The effective tax rate for the second quarter was 30.6%, which was higher than the 29.2% rate that we posted in the fourth of 2013, but it is more consistent with the historical trends. Unallocated expenses and eliminations on our supplemental segment schedule was $149 million in the first quarter down $1 million sequentially. Depreciation and amortization was $195 million down $5 million from the fourth quarter. And EBITDA, excluding transaction charges was $1.1 billion or 18.9% of sales.

Turing to the balance sheet, National Oilwell Varco’s March 31, 2014 balance sheet employed working capital excluding cash and debt of $6.4 billion up $115 million from the previous quarter, but down $582 million from the previous year. In the quarter, inventory increased $56 million or 1% as all our PS&S businesses modestly added to their inventories to support heightening demand in the U.S. market.

Accounts receivable increased $414 million, or 8% sequentially despite the sequential decline in revenue. This build can be directly tied to our distribution business where the implementation of SAP has led to some slight delay in our collections process and our rig technologies segment where we have some payment delays from some of our larger, more established customers. In short, the growth is simply an issue of timing.

Fortunately, a large portion of this growth was offset by continued improvements in customer financing where prepayments and milestone invoicing on major projects outpaced cost incurred by $379 million.

In addition to the increase in working capital, we spent a $132 million on capital expenditures, made cash tax payment of $301 million, paid dividends totaling $111 million and cut bonus check based on 2013 performance. As a result, the company generated free cash flow of $252 million in the first quarter, resulting in a quarter ending cash balance of $3.7 billion and a net cash position of $539 million. Of the $3.7 billion in cash 12% of the balance was in the U.S. at March 31.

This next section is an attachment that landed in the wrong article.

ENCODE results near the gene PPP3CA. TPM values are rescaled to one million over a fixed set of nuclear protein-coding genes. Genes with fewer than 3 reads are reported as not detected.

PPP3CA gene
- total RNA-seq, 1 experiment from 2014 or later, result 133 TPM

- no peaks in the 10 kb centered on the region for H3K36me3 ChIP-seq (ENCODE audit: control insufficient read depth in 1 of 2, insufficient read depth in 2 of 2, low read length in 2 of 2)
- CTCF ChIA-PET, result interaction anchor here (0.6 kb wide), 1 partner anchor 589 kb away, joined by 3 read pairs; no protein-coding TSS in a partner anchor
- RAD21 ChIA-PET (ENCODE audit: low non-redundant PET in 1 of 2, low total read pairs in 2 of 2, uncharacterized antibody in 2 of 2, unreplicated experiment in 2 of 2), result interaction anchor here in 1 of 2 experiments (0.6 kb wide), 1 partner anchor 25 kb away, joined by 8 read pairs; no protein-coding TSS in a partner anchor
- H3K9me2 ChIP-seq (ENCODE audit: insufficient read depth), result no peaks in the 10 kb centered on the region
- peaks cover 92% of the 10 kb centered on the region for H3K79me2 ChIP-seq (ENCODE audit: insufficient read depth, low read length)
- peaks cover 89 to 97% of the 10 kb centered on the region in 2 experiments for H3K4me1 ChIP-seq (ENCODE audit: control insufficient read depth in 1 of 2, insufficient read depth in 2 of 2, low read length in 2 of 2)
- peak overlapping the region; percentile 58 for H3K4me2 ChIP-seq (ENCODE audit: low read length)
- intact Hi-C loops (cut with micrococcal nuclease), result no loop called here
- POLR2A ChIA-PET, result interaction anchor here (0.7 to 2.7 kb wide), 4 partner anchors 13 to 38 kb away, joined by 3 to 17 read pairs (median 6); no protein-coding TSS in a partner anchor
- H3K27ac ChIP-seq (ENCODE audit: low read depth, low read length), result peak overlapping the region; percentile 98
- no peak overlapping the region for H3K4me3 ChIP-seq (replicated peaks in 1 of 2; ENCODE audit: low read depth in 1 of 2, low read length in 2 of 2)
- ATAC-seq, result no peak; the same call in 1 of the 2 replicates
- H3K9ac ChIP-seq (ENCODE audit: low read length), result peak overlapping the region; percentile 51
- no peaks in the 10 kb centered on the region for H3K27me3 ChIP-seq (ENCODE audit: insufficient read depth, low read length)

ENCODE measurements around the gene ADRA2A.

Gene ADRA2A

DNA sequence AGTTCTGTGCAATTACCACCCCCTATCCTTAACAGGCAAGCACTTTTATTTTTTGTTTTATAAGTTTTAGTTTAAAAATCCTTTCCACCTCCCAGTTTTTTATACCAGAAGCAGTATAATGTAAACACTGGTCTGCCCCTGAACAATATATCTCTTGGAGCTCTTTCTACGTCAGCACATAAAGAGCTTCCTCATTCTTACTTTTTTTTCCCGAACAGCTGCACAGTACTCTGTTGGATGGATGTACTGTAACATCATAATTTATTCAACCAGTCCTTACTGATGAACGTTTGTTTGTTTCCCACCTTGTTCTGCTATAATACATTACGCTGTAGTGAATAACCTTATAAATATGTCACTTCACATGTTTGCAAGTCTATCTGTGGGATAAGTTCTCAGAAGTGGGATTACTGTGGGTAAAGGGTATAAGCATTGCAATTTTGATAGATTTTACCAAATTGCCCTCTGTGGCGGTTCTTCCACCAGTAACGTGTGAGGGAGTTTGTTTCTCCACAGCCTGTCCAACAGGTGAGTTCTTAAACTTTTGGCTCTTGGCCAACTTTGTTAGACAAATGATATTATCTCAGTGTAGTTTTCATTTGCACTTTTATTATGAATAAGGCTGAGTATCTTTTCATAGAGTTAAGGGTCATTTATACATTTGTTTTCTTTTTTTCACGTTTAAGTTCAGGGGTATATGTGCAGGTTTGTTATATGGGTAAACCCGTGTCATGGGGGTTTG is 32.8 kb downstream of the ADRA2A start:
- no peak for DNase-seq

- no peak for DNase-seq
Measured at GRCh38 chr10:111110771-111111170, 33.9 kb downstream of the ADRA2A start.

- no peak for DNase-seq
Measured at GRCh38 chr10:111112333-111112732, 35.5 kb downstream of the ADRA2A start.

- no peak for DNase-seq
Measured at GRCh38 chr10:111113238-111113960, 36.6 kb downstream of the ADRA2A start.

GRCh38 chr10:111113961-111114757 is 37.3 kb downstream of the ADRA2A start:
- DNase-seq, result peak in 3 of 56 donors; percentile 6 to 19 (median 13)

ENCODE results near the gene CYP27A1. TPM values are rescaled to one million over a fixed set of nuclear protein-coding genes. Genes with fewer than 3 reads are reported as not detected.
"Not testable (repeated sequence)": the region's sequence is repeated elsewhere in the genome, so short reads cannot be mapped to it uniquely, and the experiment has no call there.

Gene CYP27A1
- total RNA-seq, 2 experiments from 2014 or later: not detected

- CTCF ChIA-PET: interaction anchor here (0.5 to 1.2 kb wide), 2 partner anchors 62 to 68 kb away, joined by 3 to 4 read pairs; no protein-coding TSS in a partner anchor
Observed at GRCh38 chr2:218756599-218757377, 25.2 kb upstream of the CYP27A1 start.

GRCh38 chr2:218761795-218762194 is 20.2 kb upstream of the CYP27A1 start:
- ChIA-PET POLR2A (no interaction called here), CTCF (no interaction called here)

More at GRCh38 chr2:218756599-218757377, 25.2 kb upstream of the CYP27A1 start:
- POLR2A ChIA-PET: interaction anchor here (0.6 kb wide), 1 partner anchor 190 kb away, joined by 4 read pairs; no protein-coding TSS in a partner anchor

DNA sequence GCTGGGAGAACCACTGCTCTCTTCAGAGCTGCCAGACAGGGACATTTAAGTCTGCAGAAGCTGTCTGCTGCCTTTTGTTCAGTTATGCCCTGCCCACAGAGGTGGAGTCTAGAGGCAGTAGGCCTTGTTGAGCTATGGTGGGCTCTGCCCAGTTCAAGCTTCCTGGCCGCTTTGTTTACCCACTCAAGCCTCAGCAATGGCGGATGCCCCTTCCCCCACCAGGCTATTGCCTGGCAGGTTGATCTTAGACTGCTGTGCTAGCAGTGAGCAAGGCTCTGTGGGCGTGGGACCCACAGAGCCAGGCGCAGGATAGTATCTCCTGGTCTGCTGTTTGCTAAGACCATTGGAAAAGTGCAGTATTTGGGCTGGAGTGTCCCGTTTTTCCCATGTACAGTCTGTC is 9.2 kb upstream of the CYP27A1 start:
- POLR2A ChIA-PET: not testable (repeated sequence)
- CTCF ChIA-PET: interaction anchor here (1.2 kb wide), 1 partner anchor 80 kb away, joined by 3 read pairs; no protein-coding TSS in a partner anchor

Now let me turn it back to Clay.

Clay C. Williams

Thank you, Jeremy. Before we open it up our questions, I want to say thank you to all our employees out there, we have a lot of terrific employees around the globe who have been work very, very hard to affect the spin of our distribution services business, which we are very excited about, as well is take care of all of our good customers around the globe and just I just want to say, once again, how grateful Jeremy, Loren and I are for the hard work that you do. That completes the e prepared remarks this morning, so at this point, we are prepared to open up for questions. Adriana?

Question-and-Answer Session

Operator

Thank you. (Operator Instructions) And our first question comes from Kurt Hallead from RBC Capital Market. Go ahead sir.

Kurt Hallead – RBC Capital Markets LLC

Thank you, hey good morning.

Clay C. Williams

Good morning, Kurt

Kurt Hallead – RBC Capital Markets LLC

Thanks for all that color and detail. Much appreciated. One follow-up I would have, or point of clarity I would ask for, would the your views on backlog ending the year. Your comment, I think, was in the low teens and, once again, just wanted to understand the semantics or definition of low teens. The way I would think about low teens would be $12 billion or $13 billion. $1 billion, that would appear to me to be way too slow, predicated on the other commentary about slightly declining order book as the year goes on. If you provide a little more clarity on that, that would be very, very helpful. Thanks?

Clay C. Williams

First, as you well know, our visibility to position around orders is always limited, Pert. Looking out into the second half of the year, we’re coming off at March 31, balance of $60.3 billion dollars. If we fall sort of the one-to-one book-to-bill for Q3 and Q4 a little bit. It certainly would be expected to drift down a little bit we were the low teens anything sells of 15. And right now that’s kind of our outlook. I’ll stress though, that we’re very encourage to see land orders picking up, stimulation equipment picking up. We are encouraged for improvement in our FPSO orders later in the year and so there is a lot of moving pieces here, but we are just trying to provide a little more color, I think 12 or 13 would will be lower than we would expected at this point. I think you’re probably looking at something in $14 billion, $15 billion range.